Refer to the exercise policy for details.
Write an implementation of logic programming using using either first-class continuations or double-barrelled continuation-passing style. (You could implement this in some language you already know (like Racket, Python, C++, etc) or in ISWIM after extending your machine with support for continuations and mutation.)
Logic programming is a kind of programming language like the "angelic computation" we saw in class. Here’s a simple way to look at it:
The query and fresh forms bind the identifiers X ... to fresh variables within M. When you evaluate the P, you get a mapping from these identifiers to values that satisfy the formula M. For example, (query (X) (=or2 (== X 8) (== X 7))) would return either 8 or 7. But, (query (X) (=and2 (== X 8) (== X 7))) would fail because no assignment of X to any value satisfies the formula.
This form of computation is powerful when combined with the rest of ISWIM (or your favorite language.) For example, consider
(define (=parent x y) (=or2 (=and2 (== x "Khronos") (== y "Zeus")) (=and2 (== x "Zeus") (== y "Athena")) (=and2 (== x "Athena") (== y "Erichthonius")))) ; fails (query () (=parent "Zeus" "Paris")) ; succeeds with Who=Athena (query (Who) (=parent "Zeus" Who)) ; succeeds with Grandpa=Khronos and Pa=Zeus (query (Grandpa Pa) (=and2 (=parent Grandpa Pa) (=parent Pa "Athena")))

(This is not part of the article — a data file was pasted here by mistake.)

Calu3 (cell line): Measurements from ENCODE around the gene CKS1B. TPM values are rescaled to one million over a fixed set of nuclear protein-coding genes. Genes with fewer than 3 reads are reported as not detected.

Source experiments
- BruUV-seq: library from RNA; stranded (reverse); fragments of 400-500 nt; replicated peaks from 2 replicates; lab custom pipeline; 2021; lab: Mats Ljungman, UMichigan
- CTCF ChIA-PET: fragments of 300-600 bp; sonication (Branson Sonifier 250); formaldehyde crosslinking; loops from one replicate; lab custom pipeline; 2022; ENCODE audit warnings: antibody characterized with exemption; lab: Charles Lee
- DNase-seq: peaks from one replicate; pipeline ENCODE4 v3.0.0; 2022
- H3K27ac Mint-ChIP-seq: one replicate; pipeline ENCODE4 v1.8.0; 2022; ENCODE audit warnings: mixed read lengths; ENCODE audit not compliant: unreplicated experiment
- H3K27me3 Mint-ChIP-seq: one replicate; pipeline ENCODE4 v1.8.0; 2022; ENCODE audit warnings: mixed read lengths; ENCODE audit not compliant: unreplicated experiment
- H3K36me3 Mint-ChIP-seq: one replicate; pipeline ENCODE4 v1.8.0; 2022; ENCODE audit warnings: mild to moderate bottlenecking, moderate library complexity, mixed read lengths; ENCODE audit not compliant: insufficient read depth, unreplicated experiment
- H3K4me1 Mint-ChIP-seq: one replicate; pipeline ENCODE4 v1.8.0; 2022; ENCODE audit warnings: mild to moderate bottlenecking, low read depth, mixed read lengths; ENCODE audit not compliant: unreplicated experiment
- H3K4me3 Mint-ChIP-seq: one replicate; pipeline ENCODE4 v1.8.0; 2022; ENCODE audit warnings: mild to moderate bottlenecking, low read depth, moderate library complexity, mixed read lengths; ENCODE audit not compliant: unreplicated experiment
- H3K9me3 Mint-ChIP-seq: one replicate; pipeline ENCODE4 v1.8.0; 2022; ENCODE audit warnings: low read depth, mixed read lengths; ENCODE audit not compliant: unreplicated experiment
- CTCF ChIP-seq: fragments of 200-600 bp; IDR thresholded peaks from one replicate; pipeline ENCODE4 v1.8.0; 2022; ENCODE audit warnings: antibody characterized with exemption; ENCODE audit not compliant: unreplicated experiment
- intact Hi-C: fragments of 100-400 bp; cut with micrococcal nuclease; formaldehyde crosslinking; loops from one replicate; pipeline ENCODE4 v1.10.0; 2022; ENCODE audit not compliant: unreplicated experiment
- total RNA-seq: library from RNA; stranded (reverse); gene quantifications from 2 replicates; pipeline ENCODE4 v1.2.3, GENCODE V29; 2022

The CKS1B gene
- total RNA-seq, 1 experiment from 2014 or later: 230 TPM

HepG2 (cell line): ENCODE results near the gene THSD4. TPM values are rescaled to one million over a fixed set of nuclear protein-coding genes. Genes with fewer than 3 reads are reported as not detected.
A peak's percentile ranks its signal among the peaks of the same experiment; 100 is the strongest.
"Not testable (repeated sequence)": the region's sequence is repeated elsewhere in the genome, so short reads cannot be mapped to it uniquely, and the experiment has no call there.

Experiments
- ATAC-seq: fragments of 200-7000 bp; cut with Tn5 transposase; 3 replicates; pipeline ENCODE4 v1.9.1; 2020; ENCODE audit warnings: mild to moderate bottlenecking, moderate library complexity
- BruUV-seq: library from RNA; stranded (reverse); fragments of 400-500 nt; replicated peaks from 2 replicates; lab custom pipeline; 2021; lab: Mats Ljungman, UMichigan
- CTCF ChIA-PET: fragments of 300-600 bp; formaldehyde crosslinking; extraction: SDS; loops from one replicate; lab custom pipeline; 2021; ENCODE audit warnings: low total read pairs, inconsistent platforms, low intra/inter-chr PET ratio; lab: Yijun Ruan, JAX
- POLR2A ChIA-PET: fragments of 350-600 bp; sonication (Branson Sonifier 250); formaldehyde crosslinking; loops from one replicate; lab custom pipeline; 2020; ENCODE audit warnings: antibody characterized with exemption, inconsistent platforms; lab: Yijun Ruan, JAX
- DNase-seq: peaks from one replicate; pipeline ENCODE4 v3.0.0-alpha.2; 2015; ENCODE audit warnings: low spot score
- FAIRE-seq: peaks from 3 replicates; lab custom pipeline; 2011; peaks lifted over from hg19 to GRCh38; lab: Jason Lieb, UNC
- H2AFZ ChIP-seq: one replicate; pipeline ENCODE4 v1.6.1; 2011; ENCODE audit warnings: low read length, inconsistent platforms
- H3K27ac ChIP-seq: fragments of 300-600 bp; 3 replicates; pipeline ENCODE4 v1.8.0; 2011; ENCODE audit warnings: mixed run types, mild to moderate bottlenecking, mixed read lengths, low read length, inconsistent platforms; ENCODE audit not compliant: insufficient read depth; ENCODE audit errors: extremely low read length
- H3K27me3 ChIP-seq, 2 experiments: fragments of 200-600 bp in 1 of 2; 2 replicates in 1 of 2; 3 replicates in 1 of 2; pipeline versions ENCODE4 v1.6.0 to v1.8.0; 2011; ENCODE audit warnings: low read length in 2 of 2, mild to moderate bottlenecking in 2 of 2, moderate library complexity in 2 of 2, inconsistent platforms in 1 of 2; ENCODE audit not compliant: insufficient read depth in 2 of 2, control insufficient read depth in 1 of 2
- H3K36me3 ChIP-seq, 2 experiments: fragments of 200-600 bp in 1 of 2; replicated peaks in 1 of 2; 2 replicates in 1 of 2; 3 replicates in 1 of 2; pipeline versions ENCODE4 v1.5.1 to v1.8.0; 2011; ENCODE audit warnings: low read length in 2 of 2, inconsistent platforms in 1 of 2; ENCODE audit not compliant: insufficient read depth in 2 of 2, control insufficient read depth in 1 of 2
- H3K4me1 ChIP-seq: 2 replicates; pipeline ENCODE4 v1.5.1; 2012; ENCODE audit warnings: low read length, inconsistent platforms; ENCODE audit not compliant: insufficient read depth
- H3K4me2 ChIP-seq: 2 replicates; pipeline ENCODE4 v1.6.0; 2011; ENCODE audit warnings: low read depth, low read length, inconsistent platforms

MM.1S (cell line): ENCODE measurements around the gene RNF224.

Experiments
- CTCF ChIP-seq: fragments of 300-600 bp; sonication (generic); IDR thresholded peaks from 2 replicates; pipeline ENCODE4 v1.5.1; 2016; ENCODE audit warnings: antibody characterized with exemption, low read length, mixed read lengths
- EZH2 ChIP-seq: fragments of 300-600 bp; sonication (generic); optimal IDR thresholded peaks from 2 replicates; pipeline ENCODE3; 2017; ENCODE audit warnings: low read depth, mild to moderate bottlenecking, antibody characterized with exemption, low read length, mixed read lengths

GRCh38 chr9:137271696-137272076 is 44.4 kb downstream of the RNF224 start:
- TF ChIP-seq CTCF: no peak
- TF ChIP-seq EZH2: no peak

This is even more powerful when such functions are used recursively:
(define (=ancestor x z) (fresh (y) (=and2 (=parent x y) (=ancestor y z)))) ; succeeds with Who=Zeus, as well as Who=Kronos (query (Who) (=ancestor Who "Athena"))
There are a lot of strategies for implementing this, but the most beautiful implements =succeed, =fail, =and2, =or2, ==, fresh, and query as normal functions in your language (that internally use first-class continuations.) My implementation is 18 lines in Racket.